Chewing-side preference (CSP) may be associated with dominant cerebral hemispheric organisation. However, little information exists regarding whether CSP is reflected by preferential activity in the opposite (to the CSP) cerebral hemisphere. The aim of this study was to investigate the effects of CSP on cerebral cortex response to bilateral tooth clenching. Sixteen right-handed participants with left (two men: 29·0±8·4 years old, six women: 32·3±4·8 years old) or right (four men: 31·0±6·1 years old, four women: 30·8±4·7 years old) CSP were scanned by functional magnetic resonance imaging during moderate levels of voluntary tooth clenching. The on-off sequence of scanning was 30 s of clenching (on) and 30 s of rest (off) a total of five times. The results showed that blood oxygen level-dependent signals in the contralateral (to the CSP) primary sensorimotor cortex increased more than in the ipsilateral primary sensorimotor cortex in participants with both left and right CSP (P≤0·001). The supplementary motor area was activated in participants with left (P≤0·001) but not right CSP. Activation of the inferior frontal gyrus and inferior parietal lobule was greater in participants with right versus left CSP (P≤0·001). Significant (P≤0·001) activation was observed in the parahippocampal gyrus in five of eight participants with left CSP, whereas no activation was observed in those with right CSP. These findings suggest a relationship between hemispheric dominance and CSP in the primary sensorimotor cortex responsible for bilateral tooth clenching.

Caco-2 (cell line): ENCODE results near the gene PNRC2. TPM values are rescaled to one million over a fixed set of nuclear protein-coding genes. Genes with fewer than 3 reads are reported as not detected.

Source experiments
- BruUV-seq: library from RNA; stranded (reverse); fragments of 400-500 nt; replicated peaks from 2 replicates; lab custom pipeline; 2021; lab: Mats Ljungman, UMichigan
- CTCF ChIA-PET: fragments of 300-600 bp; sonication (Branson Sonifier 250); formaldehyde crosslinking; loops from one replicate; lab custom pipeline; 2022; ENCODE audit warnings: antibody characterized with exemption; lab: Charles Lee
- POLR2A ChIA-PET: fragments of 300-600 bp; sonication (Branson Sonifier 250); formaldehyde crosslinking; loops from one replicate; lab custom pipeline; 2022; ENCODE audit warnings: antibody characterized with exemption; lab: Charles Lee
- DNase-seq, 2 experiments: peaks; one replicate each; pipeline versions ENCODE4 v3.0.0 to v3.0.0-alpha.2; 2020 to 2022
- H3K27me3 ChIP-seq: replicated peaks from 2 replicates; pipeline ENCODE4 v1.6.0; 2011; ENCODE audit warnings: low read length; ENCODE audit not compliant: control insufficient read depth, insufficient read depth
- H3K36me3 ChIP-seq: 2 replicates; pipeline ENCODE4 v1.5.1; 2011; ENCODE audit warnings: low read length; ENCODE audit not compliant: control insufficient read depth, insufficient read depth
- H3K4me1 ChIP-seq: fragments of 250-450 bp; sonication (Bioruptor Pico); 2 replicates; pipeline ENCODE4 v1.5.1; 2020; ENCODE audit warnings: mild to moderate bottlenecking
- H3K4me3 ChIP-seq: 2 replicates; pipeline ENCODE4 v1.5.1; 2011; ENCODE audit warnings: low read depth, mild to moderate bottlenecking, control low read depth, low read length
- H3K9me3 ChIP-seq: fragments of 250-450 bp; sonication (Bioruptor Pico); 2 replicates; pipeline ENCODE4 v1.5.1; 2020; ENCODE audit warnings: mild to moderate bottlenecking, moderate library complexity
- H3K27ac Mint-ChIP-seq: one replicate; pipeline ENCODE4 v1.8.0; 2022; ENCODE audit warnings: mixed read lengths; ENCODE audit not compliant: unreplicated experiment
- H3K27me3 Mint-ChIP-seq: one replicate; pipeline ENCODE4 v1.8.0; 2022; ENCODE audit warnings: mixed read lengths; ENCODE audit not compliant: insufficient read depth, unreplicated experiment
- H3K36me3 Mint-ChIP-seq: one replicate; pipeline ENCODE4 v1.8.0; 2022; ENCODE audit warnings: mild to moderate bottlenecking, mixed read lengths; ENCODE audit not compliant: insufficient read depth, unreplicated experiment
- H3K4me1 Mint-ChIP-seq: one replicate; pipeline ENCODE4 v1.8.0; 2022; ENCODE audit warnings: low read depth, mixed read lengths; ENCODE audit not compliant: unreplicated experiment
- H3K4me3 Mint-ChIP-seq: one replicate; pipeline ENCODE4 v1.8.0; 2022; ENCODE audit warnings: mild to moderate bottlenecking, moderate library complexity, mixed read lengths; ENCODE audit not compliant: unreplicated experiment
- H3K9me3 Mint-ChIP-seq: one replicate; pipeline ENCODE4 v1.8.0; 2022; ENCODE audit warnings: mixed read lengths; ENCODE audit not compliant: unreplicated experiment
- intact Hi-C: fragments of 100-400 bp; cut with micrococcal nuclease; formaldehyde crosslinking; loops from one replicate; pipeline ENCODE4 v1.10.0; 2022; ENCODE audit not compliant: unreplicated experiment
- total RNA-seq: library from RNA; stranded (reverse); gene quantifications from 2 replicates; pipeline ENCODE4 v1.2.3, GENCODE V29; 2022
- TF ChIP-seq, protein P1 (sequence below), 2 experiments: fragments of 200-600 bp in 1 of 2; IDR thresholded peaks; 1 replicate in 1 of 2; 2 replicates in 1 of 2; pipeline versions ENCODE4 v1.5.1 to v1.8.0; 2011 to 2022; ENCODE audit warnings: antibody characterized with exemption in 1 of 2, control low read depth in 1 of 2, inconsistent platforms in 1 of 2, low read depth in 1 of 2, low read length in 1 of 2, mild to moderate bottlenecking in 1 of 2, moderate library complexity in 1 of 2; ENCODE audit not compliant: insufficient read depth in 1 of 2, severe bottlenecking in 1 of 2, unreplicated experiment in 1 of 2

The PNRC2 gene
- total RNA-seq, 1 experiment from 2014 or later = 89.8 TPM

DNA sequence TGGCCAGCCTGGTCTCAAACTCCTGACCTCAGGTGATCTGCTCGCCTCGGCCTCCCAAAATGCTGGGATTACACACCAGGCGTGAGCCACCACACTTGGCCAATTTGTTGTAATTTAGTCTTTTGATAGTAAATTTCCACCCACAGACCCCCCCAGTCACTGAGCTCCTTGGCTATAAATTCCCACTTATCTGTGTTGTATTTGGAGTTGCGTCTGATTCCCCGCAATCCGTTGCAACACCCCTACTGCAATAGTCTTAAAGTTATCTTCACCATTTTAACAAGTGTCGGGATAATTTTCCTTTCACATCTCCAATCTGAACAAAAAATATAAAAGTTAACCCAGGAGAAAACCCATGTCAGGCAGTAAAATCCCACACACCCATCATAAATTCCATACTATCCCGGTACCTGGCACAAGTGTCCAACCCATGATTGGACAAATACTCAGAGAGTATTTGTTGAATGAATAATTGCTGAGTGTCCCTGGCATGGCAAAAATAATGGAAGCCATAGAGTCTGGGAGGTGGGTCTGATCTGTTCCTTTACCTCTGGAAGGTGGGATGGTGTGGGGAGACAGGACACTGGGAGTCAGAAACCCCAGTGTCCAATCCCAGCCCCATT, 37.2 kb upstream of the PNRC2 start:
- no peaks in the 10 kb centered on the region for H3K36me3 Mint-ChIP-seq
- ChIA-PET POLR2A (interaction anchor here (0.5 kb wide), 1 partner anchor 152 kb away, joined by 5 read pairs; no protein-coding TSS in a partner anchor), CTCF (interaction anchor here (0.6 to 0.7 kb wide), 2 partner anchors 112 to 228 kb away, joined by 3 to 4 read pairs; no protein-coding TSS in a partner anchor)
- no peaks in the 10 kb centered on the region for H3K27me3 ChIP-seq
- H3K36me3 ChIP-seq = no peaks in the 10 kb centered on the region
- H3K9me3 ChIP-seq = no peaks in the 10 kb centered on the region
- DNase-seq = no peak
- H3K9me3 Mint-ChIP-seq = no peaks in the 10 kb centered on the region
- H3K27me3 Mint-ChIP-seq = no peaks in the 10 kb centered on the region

© 2010 Blackwell Publishing Ltd.